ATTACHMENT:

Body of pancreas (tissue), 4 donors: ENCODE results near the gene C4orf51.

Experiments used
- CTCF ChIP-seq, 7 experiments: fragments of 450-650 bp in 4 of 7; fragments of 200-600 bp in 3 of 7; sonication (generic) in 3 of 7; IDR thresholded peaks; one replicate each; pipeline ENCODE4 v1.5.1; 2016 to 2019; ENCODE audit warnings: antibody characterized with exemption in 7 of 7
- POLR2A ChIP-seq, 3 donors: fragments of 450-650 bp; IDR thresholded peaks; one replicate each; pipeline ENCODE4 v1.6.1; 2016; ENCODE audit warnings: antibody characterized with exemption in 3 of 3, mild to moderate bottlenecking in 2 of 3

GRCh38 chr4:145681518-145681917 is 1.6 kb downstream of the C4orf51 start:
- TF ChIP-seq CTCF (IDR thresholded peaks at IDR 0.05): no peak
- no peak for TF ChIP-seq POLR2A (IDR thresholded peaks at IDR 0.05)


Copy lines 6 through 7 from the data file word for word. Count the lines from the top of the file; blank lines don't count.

- TF ChIP-seq CTCF (IDR thresholded peaks at IDR 0.05): no peak
- no peak for TF ChIP-seq POLR2A (IDR thresholded peaks at IDR 0.05)